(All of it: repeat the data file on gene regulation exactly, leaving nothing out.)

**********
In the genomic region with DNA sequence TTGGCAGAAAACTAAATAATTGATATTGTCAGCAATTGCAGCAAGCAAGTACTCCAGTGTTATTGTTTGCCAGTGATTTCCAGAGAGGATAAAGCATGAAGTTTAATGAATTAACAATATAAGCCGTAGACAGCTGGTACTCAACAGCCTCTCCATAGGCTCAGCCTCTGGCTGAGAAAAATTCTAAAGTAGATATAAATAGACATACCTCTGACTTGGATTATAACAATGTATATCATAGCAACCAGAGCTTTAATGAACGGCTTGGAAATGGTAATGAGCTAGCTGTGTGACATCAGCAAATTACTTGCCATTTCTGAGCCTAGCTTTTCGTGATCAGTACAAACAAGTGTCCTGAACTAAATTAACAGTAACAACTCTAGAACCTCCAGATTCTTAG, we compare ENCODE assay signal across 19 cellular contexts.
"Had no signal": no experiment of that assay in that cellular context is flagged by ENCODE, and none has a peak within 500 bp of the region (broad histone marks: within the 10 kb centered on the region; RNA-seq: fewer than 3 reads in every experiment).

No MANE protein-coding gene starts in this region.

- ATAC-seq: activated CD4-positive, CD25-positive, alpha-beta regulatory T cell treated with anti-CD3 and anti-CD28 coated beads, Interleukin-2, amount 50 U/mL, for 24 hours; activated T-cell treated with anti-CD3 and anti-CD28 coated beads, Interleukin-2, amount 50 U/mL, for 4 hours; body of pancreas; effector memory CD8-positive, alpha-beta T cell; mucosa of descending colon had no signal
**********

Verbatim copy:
In the genomic region with DNA sequence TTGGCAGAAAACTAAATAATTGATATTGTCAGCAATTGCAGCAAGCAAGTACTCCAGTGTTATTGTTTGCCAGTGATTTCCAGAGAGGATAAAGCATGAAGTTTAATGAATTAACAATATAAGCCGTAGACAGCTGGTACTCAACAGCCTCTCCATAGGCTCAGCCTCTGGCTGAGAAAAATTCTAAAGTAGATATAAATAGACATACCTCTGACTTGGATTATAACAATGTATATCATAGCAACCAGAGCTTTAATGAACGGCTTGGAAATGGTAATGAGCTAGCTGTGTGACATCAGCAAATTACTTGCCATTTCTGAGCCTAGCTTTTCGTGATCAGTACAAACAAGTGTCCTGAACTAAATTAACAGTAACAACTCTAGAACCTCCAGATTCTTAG, we compare ENCODE assay signal across 19 cellular contexts.
"Had no signal": no experiment of that assay in that cellular context is flagged by ENCODE, and none has a peak within 500 bp of the region (broad histone marks: within the 10 kb centered on the region; RNA-seq: fewer than 3 reads in every experiment).

No MANE protein-coding gene starts in this region.

- ATAC-seq: activated CD4-positive, CD25-positive, alpha-beta regulatory T cell treated with anti-CD3 and anti-CD28 coated beads, Interleukin-2, amount 50 U/mL, for 24 hours; activated T-cell treated with anti-CD3 and anti-CD28 coated beads, Interleukin-2, amount 50 U/mL, for 4 hours; body of pancreas; effector memory CD8-positive, alpha-beta T cell; mucosa of descending colon had no signal